Everyone wants power and everyone is in a constant duplicitous game to gain more power at the expense of others, according to Greene, a screenwriter and former editor at Esquire (Elffers, a book packager, designed the volume, with its attractive marginalia). We live today as courtiers once did in royal courts: we must appear civil while attempting to crush all those around us. This power game can be played well or poorly, and in these 48 laws culled from the history and wisdom of the world’s greatest power players are the rules that must be followed to win. These laws boil down to being as ruthless, selfish, manipulative, and deceitful as possible. Each law, however, gets its own chapter: “Conceal Your Intentions,” “Always Say Less Than Necessary,” “Pose as a Friend, Work as a Spy,” and so on. Each chapter is conveniently broken down into sections on what happened to those who transgressed or observed the particular law, the key elements in this law, and ways to defensively reverse this law when it’s used against you. Quotations in the margins amplify the lesson being taught. While compelling in the way an auto accident might be, the book is simply nonsense. Rules often contradict each other. We are told, for instance, to “be conspicuous at all cost,” then told to “behave like others.” More seriously, Greene never really defines “power,” and he merely asserts, rather than offers evidence for, the Hobbesian world of all against all in which he insists we live. The world may be like this at times, but often it isn’t. To ask why this is so would be a far more useful project.

If the authors are serious, this is a silly, distasteful book. If they are not, it’s a brilliant satire.

Pub Date: Sept. 1, 1998

ISBN: 0-670-88146-5

Page Count: 430

Publisher: Viking

Review Posted Online: May 20, 2010

Kirkus Reviews Issue: July 15, 1998

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Doyle offers another lucid, inspiring chronicle of female empowerment and the rewards of self-awareness and renewal.

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UNTAMED

More life reflections from the bestselling author on themes of societal captivity and the catharsis of personal freedom.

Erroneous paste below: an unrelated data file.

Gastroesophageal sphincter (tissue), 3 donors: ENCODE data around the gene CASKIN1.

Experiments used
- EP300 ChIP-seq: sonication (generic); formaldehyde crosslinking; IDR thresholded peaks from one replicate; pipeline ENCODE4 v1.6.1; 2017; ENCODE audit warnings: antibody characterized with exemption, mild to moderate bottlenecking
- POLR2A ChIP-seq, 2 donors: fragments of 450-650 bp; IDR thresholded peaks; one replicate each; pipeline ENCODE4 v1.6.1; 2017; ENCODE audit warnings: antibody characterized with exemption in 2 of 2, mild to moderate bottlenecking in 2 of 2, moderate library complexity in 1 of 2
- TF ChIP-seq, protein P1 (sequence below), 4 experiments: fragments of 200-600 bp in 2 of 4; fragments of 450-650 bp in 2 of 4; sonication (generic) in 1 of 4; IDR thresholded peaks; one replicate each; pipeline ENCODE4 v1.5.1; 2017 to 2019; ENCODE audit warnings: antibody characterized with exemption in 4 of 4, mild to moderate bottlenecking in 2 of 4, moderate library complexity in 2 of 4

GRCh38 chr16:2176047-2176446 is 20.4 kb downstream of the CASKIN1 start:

In her third book, Doyle (Love Warrior, 2016, etc.) begins with a life-changing event. “Four years ago,” she writes, “married to the father of my three children, I fell in love with a woman.” That woman, Abby Wambach, would become her wife. Emblematically arranged into three sections—“Caged,” “Keys,” “Freedom”—the narrative offers, among other elements, vignettes about the soulful author’s girlhood, when she was bulimic and felt like a zoo animal, a “caged girl made for wide-open skies.” She followed the path that seemed right and appropriate based on her Catholic upbringing and adolescent conditioning. After a downward spiral into “drinking, drugging, and purging,” Doyle found sobriety and the authentic self she’d been suppressing. Still, there was trouble: Straining an already troubled marriage was her husband’s infidelity, which eventually led to life-altering choices and the discovery of a love she’d never experienced before. Throughout the book, Doyle remains open and candid, whether she’s admitting to rigging a high school homecoming court election or denouncing the doting perfectionism of “cream cheese parenting,” which is about “giving your children the best of everything.” The author’s fears and concerns are often mirrored by real-world issues: gender roles and bias, white privilege, racism, and religion-fueled homophobia and hypocrisy. Some stories merely skim the surface of larger issues, but Doyle revisits them in later sections and digs deeper, using friends and familial references to personify their impact on her life, both past and present. Shorter pieces, some only a page in length, manage to effectively translate an emotional gut punch, as when Doyle’s therapist called her blooming extramarital lesbian love a “dangerous distraction.” Ultimately, the narrative is an in-depth look at a courageous woman eager to share the wealth of her experiences by embracing vulnerability and reclaiming her inner strength and resiliency.

Doyle offers another lucid, inspiring chronicle of female empowerment and the rewards of self-awareness and renewal.

Pub Date: March 10, 2020

ISBN: 978-1-9848-0125-8

Page Count: 352

Publisher: Dial Books

Review Posted Online: Dec. 22, 2019

Kirkus Reviews Issue: Jan. 15, 2020